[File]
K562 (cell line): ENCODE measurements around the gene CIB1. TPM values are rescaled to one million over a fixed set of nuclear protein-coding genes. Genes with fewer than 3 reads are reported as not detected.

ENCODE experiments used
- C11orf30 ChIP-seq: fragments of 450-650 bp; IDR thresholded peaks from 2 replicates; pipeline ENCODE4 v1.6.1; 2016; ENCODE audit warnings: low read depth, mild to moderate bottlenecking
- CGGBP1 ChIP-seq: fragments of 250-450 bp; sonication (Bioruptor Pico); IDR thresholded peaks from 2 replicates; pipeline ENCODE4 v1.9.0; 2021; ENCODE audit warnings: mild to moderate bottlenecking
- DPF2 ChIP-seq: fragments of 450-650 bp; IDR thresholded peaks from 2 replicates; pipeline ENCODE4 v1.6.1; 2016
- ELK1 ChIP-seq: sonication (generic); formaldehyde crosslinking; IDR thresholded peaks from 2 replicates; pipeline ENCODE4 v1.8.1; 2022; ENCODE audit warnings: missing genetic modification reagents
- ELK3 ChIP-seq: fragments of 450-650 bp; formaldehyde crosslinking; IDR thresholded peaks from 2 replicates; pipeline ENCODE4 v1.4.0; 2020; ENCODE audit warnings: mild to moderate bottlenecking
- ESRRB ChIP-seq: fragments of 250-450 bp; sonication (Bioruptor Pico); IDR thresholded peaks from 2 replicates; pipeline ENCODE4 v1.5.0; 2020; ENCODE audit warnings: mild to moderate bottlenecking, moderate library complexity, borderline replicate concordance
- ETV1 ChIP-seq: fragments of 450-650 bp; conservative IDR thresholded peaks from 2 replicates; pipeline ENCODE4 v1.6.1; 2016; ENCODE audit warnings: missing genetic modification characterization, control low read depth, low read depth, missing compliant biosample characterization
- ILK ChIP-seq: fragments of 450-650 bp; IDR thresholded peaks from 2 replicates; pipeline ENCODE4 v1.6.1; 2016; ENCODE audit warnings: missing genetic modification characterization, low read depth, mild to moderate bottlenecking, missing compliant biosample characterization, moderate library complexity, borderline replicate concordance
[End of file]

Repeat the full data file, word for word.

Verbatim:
K562 (cell line): ENCODE measurements around the gene CIB1. TPM values are rescaled to one million over a fixed set of nuclear protein-coding genes. Genes with fewer than 3 reads are reported as not detected.

ENCODE experiments used
- C11orf30 ChIP-seq: fragments of 450-650 bp; IDR thresholded peaks from 2 replicates; pipeline ENCODE4 v1.6.1; 2016; ENCODE audit warnings: low read depth, mild to moderate bottlenecking
- CGGBP1 ChIP-seq: fragments of 250-450 bp; sonication (Bioruptor Pico); IDR thresholded peaks from 2 replicates; pipeline ENCODE4 v1.9.0; 2021; ENCODE audit warnings: mild to moderate bottlenecking
- DPF2 ChIP-seq: fragments of 450-650 bp; IDR thresholded peaks from 2 replicates; pipeline ENCODE4 v1.6.1; 2016
- ELK1 ChIP-seq: sonication (generic); formaldehyde crosslinking; IDR thresholded peaks from 2 replicates; pipeline ENCODE4 v1.8.1; 2022; ENCODE audit warnings: missing genetic modification reagents
- ELK3 ChIP-seq: fragments of 450-650 bp; formaldehyde crosslinking; IDR thresholded peaks from 2 replicates; pipeline ENCODE4 v1.4.0; 2020; ENCODE audit warnings: mild to moderate bottlenecking
- ESRRB ChIP-seq: fragments of 250-450 bp; sonication (Bioruptor Pico); IDR thresholded peaks from 2 replicates; pipeline ENCODE4 v1.5.0; 2020; ENCODE audit warnings: mild to moderate bottlenecking, moderate library complexity, borderline replicate concordance
- ETV1 ChIP-seq: fragments of 450-650 bp; conservative IDR thresholded peaks from 2 replicates; pipeline ENCODE4 v1.6.1; 2016; ENCODE audit warnings: missing genetic modification characterization, control low read depth, low read depth, missing compliant biosample characterization
- ILK ChIP-seq: fragments of 450-650 bp; IDR thresholded peaks from 2 replicates; pipeline ENCODE4 v1.6.1; 2016; ENCODE audit warnings: missing genetic modification characterization, low read depth, mild to moderate bottlenecking, missing compliant biosample characterization, moderate library complexity, borderline replicate concordance